1. Processed petroleum oils: US$12.7 billion (up 29.2% from 2017)
  2. Coal, solid fuels made from coal: $4.4 billion (up 12.2%)
  3. Petroleum gases: $1.9 billion (up 16.3%)
  4. Petroleum oil residues: $640.6 million (up 38.1%)
  5. Coke, semi-coke: $255.7 million (down -45.4%)
  6. Coal tar oils (high temperature distillation): $79.1 million (up 45.6%)
  7. Electrical energy: $57 million (down -33.3%)
  8. Petroleum jelly, mineral waxes: $44.2 million (up 11.2%)
  9. Peat: $13 million (down -23%)
  10. Asphalt/petroleum bitumen mixes: $3.7 million (up 18%)

Among these import subcategories, Turkish purchases of high-temperature distilled coal tar oils (up 45.6%), petroleum oil residues (up 38.1%) and processed petroleum oils (up 29.2%) grew at the fastest pace from 2017 to 2018.

These amounts and the percentage gains within parenthesis clearly show where the strongest demand lies for different types of fossil fuel-related imports among Turkish businesses and consumers.

Machinery

In 2018, Turkish importers spent the most on the following 10 subcategories of machines including computers.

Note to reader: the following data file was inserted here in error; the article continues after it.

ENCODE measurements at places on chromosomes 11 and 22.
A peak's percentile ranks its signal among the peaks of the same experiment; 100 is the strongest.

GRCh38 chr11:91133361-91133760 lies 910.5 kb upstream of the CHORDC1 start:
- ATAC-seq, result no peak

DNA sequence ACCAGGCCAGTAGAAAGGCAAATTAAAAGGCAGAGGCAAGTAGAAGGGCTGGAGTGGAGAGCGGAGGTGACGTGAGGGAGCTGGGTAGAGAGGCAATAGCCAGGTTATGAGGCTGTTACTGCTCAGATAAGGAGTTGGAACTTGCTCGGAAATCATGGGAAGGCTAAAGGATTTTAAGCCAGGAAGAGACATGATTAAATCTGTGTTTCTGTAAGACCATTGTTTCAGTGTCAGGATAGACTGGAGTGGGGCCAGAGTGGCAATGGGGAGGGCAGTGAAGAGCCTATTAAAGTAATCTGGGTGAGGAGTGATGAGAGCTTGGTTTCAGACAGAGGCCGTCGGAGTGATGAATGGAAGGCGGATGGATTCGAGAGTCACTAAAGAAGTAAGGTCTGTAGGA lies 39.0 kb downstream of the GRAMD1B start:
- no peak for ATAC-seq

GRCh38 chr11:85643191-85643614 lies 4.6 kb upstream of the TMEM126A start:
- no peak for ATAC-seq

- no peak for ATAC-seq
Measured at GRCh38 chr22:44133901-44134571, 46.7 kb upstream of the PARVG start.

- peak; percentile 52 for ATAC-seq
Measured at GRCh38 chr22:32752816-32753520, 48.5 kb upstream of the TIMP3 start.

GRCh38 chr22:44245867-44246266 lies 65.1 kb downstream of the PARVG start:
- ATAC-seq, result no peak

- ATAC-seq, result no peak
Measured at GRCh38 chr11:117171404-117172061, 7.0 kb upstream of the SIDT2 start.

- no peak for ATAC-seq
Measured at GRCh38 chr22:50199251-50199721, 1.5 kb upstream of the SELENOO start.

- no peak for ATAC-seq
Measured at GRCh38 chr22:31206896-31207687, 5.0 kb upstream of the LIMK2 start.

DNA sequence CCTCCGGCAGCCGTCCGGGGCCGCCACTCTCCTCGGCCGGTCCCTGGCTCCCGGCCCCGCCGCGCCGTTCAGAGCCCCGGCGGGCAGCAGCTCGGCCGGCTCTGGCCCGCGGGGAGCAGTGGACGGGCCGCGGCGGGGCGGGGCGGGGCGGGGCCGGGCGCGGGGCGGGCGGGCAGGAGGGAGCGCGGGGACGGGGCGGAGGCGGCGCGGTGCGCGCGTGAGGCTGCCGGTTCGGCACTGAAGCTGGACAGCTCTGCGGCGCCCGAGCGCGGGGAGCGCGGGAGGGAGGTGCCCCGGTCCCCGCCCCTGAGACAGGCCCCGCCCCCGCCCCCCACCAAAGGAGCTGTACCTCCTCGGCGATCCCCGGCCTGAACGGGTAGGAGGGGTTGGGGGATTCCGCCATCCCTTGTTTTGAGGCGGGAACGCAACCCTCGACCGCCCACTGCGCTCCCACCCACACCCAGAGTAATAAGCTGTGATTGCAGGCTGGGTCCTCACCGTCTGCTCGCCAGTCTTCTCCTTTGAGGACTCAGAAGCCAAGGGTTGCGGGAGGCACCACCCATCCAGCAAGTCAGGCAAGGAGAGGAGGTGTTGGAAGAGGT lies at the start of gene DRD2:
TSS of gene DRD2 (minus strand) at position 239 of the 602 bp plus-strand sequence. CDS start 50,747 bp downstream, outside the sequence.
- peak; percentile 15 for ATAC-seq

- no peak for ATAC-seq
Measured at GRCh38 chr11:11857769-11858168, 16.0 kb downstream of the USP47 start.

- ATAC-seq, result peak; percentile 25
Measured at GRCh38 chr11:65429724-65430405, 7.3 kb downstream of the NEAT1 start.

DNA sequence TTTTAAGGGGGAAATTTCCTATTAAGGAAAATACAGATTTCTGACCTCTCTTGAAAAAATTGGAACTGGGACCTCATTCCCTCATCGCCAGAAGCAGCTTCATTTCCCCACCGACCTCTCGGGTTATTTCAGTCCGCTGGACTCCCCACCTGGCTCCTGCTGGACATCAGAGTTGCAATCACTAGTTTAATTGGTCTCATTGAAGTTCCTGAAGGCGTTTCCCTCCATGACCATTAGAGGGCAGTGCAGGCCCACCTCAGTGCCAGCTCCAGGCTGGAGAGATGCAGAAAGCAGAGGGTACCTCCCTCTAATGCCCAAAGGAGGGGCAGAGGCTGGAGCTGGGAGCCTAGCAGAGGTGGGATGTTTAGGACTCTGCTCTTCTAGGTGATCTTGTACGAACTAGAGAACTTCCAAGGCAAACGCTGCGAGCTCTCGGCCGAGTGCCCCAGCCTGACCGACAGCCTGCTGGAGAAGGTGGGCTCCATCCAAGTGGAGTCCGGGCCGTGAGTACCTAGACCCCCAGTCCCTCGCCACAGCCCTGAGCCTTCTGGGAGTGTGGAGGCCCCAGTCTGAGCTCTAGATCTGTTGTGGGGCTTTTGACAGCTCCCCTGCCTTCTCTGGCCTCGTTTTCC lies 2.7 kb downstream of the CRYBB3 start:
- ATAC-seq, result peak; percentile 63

1. Engines (diesel): US$2.4 billion (down -1.3% from 2017)
  2. Computers, optical readers: $1.7 billion (down -16.7%)
  3. Turbo-jets: $1.6 billion (up 12.7%)
  4. Piston engines: $1.2 billion (up 2.4%)
  5. Centrifuges, filters and purifiers: $1.2 billion (up 1.5%)
  6. Air or vacuum pumps: $1.1 billion (down -5.2%)
  7. Taps, valves, similar appliances: $1 billion (down -12.9%)
  8. Piston engine parts: $974.6 million (down -5.7%)
  9. Liquid pumps and elevators: $907 million (down -7%)
  10. Miscellaneous machinery: $886.7 million (down -18.6%)

Among these import subcategories, Turkish purchases of turbo-jets (up 12.7%), piston engines (up 2.4%) and centrifuges, filters and purifiers (up 1.5%) increased from 2017 to 2018.

These amounts and the percentage gains within parenthesis clearly show where the strongest demand lies for different types of machinery-related imports among Turkish businesses and consumers.

Iron/steel

In 2018, Turkish importers spent the most on the following 10 subcategories of iron and steel.

  1. Iron or steel scrap: US$7.1 billion (up 16.3% from 2017)
  2. Iron or non-alloy steel products (semi-finished): $2.5 billion (up 23.1%)
  3. Hot-rolled iron or non-alloy steel products: $2.3 billion (down -1.9%)
  4. Flat-rolled other alloy steel products: $1.3 billion (up 5.9%)